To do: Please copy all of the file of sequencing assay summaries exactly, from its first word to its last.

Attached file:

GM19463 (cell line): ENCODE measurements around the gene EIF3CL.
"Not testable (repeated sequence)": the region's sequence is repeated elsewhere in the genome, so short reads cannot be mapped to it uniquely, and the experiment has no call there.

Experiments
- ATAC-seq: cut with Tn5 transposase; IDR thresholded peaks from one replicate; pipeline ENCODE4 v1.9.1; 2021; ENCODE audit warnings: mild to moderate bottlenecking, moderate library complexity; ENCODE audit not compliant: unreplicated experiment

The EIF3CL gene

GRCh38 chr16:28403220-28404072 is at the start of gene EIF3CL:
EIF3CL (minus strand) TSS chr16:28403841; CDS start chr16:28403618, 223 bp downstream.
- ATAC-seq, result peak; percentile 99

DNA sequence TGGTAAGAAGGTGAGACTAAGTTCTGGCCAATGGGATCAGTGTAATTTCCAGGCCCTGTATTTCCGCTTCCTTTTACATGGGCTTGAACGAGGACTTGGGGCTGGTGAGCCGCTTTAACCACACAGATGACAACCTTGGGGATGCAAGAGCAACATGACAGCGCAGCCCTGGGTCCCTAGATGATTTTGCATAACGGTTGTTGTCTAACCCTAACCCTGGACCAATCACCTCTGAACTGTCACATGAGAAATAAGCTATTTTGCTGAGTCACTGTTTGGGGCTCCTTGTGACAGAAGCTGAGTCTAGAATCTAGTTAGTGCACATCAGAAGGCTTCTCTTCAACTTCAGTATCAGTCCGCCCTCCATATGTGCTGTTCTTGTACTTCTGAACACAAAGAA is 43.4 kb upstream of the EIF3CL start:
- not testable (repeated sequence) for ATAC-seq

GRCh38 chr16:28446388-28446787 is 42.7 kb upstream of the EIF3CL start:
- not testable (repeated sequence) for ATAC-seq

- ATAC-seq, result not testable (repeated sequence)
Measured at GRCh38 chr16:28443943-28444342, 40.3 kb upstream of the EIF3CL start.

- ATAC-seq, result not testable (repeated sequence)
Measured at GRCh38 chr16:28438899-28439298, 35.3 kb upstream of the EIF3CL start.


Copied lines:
GM19463 (cell line): ENCODE measurements around the gene EIF3CL.
"Not testable (repeated sequence)": the region's sequence is repeated elsewhere in the genome, so short reads cannot be mapped to it uniquely, and the experiment has no call there.

Experiments
- ATAC-seq: cut with Tn5 transposase; IDR thresholded peaks from one replicate; pipeline ENCODE4 v1.9.1; 2021; ENCODE audit warnings: mild to moderate bottlenecking, moderate library complexity; ENCODE audit not compliant: unreplicated experiment

The EIF3CL gene

GRCh38 chr16:28403220-28404072 is at the start of gene EIF3CL:
EIF3CL (minus strand) TSS chr16:28403841; CDS start chr16:28403618, 223 bp downstream.
- ATAC-seq, result peak; percentile 99

DNA sequence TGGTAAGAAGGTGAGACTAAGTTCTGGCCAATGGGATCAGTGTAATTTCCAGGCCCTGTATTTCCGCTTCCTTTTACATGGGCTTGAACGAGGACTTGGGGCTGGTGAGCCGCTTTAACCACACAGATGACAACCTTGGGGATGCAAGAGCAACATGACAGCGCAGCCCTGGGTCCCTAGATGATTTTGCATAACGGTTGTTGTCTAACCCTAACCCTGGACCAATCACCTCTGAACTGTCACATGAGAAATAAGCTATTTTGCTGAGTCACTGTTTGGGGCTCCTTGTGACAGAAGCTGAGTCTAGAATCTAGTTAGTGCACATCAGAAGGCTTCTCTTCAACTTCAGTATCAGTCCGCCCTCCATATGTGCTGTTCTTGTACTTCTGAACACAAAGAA is 43.4 kb upstream of the EIF3CL start:
- not testable (repeated sequence) for ATAC-seq

GRCh38 chr16:28446388-28446787 is 42.7 kb upstream of the EIF3CL start:
- not testable (repeated sequence) for ATAC-seq

- ATAC-seq, result not testable (repeated sequence)
Measured at GRCh38 chr16:28443943-28444342, 40.3 kb upstream of the EIF3CL start.

- ATAC-seq, result not testable (repeated sequence)
Measured at GRCh38 chr16:28438899-28439298, 35.3 kb upstream of the EIF3CL start.